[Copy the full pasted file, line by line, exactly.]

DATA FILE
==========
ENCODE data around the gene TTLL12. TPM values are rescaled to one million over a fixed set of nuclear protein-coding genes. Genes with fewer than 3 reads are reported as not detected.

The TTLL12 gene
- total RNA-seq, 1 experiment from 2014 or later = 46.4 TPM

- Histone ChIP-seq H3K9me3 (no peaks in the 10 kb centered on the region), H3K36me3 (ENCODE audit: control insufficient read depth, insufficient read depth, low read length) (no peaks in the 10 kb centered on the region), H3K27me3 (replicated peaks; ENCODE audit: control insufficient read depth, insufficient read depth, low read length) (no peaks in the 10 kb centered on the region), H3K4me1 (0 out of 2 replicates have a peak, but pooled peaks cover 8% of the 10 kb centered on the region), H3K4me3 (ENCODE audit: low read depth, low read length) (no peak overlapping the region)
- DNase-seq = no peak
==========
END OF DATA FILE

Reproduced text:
ENCODE data around the gene TTLL12. TPM values are rescaled to one million over a fixed set of nuclear protein-coding genes. Genes with fewer than 3 reads are reported as not detected.

The TTLL12 gene
- total RNA-seq, 1 experiment from 2014 or later = 46.4 TPM

- Histone ChIP-seq H3K9me3 (no peaks in the 10 kb centered on the region), H3K36me3 (ENCODE audit: control insufficient read depth, insufficient read depth, low read length) (no peaks in the 10 kb centered on the region), H3K27me3 (replicated peaks; ENCODE audit: control insufficient read depth, insufficient read depth, low read length) (no peaks in the 10 kb centered on the region), H3K4me1 (0 out of 2 replicates have a peak, but pooled peaks cover 8% of the 10 kb centered on the region), H3K4me3 (ENCODE audit: low read depth, low read length) (no peak overlapping the region)
- DNase-seq = no peak